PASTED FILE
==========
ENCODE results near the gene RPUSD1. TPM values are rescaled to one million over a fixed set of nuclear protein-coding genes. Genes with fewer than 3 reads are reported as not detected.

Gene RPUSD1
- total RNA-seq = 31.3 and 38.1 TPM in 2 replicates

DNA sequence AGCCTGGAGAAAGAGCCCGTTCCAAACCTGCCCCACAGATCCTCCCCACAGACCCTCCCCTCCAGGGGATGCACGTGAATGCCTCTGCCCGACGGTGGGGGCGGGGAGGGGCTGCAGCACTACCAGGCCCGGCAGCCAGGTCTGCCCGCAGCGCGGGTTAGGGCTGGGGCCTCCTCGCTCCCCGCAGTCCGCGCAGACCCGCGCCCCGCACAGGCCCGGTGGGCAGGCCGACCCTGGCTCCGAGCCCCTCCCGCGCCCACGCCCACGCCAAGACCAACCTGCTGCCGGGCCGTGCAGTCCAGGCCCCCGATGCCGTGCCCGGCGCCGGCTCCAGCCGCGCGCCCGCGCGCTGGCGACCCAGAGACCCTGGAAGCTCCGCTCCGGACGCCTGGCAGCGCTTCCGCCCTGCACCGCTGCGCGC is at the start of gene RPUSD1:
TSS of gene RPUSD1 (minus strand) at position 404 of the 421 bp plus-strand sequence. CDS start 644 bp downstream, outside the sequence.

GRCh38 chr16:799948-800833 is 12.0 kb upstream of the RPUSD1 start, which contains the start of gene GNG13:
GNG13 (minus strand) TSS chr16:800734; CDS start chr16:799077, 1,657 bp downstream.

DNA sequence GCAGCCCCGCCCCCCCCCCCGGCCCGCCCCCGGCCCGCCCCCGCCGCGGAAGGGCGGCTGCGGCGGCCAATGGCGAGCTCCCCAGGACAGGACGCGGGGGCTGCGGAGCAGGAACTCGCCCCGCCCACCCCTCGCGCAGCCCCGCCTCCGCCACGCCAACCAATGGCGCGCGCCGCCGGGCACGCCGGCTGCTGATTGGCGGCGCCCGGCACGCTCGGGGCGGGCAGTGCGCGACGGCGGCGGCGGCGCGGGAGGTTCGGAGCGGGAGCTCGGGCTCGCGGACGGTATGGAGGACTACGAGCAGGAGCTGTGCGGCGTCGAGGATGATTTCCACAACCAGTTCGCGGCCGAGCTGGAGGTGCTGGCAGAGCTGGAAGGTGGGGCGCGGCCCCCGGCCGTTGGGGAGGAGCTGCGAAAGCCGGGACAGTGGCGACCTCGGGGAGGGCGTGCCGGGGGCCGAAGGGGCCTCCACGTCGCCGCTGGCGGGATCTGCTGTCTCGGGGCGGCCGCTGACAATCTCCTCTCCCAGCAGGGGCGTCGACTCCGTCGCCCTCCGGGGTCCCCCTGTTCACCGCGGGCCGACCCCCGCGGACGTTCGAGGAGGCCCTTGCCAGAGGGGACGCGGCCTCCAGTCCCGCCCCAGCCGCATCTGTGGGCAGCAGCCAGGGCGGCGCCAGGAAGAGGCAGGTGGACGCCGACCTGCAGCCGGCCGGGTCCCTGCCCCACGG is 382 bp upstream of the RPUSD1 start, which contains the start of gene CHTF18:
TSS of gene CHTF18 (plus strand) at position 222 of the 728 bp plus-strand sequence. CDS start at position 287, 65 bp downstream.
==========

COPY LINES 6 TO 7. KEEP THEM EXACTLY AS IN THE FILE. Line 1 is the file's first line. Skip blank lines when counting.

GRCh38 chr16:799948-800833 is 12.0 kb upstream of the RPUSD1 start, which contains the start of gene GNG13:
GNG13 (minus strand) TSS chr16:800734; CDS start chr16:799077, 1,657 bp downstream.